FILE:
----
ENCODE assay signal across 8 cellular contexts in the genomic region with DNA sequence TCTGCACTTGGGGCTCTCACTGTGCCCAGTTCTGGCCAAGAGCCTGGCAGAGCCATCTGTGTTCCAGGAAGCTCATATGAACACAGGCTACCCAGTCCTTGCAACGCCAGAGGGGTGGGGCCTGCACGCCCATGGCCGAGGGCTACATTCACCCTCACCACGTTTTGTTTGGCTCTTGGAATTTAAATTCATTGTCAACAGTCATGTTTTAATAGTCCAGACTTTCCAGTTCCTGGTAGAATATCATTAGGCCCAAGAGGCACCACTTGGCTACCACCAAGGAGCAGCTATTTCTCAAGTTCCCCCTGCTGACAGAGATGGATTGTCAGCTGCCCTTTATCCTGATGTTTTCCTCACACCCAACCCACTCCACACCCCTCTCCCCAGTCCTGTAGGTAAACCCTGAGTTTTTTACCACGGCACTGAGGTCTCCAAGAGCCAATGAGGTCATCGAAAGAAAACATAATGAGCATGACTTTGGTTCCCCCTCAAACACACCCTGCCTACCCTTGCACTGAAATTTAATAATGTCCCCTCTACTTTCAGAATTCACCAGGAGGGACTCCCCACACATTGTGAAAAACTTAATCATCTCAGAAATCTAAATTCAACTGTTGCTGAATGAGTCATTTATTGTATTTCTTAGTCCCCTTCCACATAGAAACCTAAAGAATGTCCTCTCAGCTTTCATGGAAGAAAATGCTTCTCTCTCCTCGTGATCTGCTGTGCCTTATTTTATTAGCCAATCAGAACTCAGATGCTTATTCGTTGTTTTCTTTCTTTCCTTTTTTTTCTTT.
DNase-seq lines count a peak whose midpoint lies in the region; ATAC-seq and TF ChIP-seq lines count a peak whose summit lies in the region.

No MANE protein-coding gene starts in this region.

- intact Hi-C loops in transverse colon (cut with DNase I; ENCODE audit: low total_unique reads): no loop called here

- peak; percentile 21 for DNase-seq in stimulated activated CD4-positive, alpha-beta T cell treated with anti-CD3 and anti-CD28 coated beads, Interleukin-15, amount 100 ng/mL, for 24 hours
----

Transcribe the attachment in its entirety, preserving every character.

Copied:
ENCODE assay signal across 8 cellular contexts in the genomic region with DNA sequence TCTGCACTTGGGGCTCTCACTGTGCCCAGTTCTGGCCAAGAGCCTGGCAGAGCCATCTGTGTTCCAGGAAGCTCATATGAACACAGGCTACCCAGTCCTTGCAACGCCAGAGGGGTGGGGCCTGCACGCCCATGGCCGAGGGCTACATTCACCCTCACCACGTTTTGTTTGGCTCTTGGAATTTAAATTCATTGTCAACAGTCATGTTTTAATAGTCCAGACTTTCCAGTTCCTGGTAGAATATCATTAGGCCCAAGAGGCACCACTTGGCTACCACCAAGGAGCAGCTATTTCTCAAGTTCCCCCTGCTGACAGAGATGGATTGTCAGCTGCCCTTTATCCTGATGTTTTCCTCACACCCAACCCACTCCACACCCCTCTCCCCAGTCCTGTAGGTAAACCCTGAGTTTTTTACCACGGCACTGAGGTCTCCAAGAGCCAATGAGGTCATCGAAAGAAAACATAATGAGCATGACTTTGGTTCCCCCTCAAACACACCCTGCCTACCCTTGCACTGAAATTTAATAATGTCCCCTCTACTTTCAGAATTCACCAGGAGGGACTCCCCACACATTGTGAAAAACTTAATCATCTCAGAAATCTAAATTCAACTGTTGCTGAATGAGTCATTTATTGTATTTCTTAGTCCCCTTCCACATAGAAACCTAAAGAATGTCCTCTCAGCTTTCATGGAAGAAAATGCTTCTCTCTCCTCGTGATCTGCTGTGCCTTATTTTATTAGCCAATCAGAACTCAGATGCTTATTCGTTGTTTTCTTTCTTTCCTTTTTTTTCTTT.
DNase-seq lines count a peak whose midpoint lies in the region; ATAC-seq and TF ChIP-seq lines count a peak whose summit lies in the region.

No MANE protein-coding gene starts in this region.

- intact Hi-C loops in transverse colon (cut with DNase I; ENCODE audit: low total_unique reads): no loop called here

- peak; percentile 21 for DNase-seq in stimulated activated CD4-positive, alpha-beta T cell treated with anti-CD3 and anti-CD28 coated beads, Interleukin-15, amount 100 ng/mL, for 24 hours